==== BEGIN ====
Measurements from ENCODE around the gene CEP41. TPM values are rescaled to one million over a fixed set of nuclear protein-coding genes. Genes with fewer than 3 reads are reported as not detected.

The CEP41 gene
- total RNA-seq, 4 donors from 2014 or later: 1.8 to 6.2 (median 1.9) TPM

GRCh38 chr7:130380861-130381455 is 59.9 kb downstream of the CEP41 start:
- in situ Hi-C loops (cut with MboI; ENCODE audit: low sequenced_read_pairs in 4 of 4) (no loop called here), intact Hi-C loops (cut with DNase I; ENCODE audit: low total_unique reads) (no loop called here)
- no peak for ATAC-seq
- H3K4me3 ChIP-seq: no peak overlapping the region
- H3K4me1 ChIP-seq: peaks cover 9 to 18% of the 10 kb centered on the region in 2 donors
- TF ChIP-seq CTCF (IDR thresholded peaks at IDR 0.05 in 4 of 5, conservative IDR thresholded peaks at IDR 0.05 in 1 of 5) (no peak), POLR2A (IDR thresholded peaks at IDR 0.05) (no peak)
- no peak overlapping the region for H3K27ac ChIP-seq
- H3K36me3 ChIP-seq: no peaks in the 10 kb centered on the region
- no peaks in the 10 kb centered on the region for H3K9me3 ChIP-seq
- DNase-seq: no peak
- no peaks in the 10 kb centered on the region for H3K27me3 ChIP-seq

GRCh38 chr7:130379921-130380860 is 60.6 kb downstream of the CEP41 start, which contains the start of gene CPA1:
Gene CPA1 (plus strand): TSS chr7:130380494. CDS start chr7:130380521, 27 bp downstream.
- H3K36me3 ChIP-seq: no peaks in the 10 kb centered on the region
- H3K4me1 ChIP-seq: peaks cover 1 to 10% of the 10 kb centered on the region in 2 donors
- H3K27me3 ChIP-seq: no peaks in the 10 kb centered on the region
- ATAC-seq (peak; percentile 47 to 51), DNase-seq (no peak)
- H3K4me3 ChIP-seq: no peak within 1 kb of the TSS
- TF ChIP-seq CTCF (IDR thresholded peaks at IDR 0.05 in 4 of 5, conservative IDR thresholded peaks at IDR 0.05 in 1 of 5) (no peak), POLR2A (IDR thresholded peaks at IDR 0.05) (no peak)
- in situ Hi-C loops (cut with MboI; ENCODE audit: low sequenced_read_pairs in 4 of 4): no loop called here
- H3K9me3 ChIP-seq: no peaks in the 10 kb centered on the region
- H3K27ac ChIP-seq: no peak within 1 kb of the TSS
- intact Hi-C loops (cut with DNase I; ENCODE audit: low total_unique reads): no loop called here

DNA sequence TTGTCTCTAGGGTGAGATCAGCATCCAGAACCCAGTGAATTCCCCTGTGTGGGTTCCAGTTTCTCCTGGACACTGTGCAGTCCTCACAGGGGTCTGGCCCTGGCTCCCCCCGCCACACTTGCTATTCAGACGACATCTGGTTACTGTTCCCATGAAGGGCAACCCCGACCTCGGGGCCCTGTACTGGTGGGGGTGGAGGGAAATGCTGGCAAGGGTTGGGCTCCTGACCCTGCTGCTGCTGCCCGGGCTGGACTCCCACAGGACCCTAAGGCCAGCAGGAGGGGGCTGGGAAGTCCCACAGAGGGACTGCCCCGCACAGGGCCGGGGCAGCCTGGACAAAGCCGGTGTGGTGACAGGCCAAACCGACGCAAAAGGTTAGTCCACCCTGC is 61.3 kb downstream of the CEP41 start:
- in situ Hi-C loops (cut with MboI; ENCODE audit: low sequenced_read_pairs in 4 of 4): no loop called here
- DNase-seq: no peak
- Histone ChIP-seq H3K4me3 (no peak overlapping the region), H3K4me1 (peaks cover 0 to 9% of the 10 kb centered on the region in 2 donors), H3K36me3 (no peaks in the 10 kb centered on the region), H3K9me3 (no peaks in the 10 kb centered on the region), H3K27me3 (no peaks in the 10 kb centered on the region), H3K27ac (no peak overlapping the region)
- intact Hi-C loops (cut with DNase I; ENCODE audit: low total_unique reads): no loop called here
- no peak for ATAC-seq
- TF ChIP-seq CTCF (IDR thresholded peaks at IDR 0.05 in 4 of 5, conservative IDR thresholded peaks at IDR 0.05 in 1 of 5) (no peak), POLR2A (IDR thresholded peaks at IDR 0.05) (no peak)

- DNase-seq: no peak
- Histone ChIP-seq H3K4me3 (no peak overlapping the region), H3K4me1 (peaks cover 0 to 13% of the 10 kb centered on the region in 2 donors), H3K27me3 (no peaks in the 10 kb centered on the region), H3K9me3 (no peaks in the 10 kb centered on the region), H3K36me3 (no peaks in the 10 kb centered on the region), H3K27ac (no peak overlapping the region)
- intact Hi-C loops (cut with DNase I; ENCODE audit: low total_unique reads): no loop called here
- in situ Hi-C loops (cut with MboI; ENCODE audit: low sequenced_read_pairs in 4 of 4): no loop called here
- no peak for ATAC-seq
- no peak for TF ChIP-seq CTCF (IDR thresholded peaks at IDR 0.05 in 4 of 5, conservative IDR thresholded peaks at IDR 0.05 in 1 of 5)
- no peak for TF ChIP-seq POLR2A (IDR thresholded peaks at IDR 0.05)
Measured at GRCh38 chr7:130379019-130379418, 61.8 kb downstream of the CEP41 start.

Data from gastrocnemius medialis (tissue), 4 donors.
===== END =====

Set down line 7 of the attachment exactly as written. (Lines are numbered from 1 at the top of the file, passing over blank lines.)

- H3K4me3 ChIP-seq: no peak overlapping the region